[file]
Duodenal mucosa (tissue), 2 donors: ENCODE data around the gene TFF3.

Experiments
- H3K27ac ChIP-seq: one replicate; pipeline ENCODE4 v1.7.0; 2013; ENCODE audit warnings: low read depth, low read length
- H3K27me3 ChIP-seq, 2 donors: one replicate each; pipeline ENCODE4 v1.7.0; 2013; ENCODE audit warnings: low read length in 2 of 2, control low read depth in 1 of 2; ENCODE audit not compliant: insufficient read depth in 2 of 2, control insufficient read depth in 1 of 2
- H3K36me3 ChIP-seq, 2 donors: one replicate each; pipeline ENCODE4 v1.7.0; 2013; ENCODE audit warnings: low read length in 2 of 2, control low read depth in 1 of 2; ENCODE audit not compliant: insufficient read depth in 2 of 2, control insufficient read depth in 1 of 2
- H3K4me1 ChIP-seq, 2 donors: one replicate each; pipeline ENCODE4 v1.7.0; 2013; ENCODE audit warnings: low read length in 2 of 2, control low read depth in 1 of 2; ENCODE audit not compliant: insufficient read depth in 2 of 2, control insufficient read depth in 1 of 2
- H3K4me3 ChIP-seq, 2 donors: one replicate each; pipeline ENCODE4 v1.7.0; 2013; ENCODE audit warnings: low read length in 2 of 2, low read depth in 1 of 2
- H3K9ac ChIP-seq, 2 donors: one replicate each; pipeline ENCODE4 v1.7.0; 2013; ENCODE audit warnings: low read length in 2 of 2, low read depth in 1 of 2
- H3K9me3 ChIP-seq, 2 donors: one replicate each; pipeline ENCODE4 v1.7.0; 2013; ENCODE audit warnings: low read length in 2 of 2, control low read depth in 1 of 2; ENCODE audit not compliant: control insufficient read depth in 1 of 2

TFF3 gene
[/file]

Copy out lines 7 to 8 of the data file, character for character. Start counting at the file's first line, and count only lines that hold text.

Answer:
- H3K4me3 ChIP-seq, 2 donors: one replicate each; pipeline ENCODE4 v1.7.0; 2013; ENCODE audit warnings: low read length in 2 of 2, low read depth in 1 of 2
- H3K9ac ChIP-seq, 2 donors: one replicate each; pipeline ENCODE4 v1.7.0; 2013; ENCODE audit warnings: low read length in 2 of 2, low read depth in 1 of 2